During a discussion at the Magazine Training International editing course in 2018 in Nairobi, the participants shared their thoughts on whether articles should be edited in classic Swahili (such as would be found in textbooks), or whether slang should be allowed in magazines.

The instructors for the course didn’t weigh in on which version of Swahili to use, rather, we agreed that it all depends on the expectations of the audience. And this discussion applies to any language, not just Swahili.

The key to magazine publication is focusing energy on reaching a particular audience. So, a magazine in Swahili for teens might include language that is accessible to teens and have words and expressions that would sound normal in the school lunchroom. However, a magazine that is focused on Christian leaders will have different word choices and communication standards, acceptable to their audience.

With the focus on magazine audience, there isn’t a right or wrong answer on word choice and phrases, but rather an ear for what the reader expects and considers correct and meaningful.

Also, it is helpful for the magazine team to define the language standards that they will use, and even give examples in a communication standards document. This documentation is important for both the writers and the editors, so there is consistency in language use. Otherwise, the team might go through unnecessary revisions, as one editor “corrects” phrases away from slang, and another accepts some slang as appropriate for the audience.

Beyond formality of language, magazines will often define the educational level that they are writing for in their target audience. For example, does the average reader have a high school diploma? Or is a reading level of 8thgrade more appropriate for the audience? Or college level? Again, there isn’t a right or wrong answer to this – but the complexity of sentence structure and word choice will vary depending on the target audience.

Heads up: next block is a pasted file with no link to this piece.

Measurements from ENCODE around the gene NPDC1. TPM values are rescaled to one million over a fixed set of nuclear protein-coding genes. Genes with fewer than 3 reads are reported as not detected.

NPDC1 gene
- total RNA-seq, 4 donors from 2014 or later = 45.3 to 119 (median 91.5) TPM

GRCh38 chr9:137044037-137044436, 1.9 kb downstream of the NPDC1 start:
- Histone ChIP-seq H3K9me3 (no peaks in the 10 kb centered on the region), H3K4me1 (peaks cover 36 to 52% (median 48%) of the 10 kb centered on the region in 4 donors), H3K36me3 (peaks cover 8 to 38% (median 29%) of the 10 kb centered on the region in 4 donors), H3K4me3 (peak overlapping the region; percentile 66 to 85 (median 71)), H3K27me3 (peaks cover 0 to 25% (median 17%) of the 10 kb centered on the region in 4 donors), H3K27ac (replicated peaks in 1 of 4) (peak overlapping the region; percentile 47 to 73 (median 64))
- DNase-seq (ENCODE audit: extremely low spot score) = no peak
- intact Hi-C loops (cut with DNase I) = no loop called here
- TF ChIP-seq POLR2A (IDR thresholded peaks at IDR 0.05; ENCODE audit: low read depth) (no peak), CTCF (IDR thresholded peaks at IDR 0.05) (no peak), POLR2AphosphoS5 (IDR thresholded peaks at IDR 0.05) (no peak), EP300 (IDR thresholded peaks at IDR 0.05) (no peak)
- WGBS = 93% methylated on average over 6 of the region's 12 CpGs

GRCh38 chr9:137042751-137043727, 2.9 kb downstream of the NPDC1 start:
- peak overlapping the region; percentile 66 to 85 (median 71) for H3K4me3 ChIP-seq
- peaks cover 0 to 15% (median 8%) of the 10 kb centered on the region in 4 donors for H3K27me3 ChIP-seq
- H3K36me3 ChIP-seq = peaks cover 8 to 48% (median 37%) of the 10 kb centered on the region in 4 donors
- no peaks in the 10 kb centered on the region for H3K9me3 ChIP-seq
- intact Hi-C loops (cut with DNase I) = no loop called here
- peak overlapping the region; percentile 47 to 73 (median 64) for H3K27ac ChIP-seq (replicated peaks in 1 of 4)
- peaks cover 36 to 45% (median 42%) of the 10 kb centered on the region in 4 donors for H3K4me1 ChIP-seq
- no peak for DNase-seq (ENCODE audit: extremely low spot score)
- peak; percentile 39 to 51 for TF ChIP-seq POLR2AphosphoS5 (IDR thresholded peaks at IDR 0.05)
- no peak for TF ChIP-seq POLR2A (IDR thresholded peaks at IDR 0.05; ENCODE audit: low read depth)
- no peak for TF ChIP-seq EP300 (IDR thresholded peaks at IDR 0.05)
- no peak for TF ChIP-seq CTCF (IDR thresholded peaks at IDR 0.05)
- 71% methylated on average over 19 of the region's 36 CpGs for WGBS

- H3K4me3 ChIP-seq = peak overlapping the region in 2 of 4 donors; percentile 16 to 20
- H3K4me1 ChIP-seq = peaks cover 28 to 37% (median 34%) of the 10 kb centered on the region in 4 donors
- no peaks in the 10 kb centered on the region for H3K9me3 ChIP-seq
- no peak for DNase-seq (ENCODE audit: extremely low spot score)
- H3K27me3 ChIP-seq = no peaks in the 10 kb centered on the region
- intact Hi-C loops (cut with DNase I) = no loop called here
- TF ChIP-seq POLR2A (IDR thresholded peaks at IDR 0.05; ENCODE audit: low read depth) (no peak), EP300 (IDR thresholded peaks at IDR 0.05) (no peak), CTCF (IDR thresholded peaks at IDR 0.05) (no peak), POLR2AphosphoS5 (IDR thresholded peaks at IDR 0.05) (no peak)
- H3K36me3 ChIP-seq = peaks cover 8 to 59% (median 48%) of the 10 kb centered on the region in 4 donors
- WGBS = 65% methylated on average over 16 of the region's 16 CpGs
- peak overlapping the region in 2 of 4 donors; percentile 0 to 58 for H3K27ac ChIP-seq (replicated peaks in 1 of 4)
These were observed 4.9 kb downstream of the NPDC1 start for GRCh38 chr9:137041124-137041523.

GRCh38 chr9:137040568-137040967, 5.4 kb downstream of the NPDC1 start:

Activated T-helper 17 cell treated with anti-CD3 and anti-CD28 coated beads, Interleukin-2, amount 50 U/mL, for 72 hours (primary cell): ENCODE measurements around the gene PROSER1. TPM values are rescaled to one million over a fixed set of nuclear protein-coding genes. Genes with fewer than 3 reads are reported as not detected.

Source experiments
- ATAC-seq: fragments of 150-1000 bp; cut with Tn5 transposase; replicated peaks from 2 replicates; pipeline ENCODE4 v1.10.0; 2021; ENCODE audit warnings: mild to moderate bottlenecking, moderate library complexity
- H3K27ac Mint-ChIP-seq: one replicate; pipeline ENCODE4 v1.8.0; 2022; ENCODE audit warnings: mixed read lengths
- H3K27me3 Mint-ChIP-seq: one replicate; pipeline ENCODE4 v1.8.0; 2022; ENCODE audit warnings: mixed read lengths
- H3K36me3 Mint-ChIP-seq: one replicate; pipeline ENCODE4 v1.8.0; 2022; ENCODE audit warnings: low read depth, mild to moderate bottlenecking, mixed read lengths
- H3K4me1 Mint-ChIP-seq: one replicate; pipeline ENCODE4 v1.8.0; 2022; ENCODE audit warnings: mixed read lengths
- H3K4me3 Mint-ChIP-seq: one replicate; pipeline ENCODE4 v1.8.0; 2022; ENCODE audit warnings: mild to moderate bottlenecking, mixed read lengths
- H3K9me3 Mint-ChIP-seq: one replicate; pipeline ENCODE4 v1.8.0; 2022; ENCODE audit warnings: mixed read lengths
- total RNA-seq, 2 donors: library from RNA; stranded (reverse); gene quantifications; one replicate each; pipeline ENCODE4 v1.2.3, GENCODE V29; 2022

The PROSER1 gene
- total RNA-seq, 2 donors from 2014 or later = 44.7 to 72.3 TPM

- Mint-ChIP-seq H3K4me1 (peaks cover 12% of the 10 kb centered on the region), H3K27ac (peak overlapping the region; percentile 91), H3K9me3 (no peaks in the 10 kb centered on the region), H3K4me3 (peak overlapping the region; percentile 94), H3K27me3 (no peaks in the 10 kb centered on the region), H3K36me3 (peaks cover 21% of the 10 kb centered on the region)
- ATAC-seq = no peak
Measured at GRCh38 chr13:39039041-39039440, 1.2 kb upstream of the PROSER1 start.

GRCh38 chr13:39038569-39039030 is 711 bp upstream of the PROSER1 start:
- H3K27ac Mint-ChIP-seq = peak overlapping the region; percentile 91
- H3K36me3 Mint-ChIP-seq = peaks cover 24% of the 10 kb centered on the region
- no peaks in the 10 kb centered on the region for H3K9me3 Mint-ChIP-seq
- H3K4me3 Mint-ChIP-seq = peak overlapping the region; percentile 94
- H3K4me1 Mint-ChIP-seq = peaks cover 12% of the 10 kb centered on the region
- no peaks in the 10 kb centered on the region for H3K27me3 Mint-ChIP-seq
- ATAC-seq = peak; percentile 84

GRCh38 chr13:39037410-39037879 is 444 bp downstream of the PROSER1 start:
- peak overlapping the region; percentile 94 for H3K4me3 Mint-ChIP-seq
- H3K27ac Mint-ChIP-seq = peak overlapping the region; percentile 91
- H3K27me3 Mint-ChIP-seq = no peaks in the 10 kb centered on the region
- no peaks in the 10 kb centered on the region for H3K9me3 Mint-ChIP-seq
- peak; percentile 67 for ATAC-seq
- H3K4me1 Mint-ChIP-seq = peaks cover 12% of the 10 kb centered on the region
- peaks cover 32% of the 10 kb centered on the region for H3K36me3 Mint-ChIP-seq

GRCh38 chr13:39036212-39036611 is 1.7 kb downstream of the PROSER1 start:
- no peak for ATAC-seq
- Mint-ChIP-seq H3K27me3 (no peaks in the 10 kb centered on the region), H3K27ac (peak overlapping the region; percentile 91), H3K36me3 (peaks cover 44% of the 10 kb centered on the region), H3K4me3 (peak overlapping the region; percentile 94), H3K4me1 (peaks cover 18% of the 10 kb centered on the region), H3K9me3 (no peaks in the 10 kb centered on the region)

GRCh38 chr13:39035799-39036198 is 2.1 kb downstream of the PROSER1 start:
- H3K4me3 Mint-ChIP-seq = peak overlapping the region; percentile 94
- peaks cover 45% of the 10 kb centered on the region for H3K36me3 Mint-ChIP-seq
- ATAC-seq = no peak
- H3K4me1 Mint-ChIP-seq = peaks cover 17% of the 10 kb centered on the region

Microsoft Word software has a feature that gives the reading level for text. [Under Review, Proofing – select “Show readability statistics” – then once you review a document (and correct or ignore all errors) the readability statistics will display.] This blog shows an 11.6 grade level, close to a high school graduate.

The reason to consider language formality and structure is that you want your average magazine reader to easily connect with the articles in your magazine. Writing specifically for your reader will engage the reader and make them want to read your magazine.

By Carla Foote, Fine Print Editorial

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Magazine Training International’s mission is to encourage, strengthen, and provide training and resources to Christian magazine publishers as they seek to build the church and reach their societies for Christ.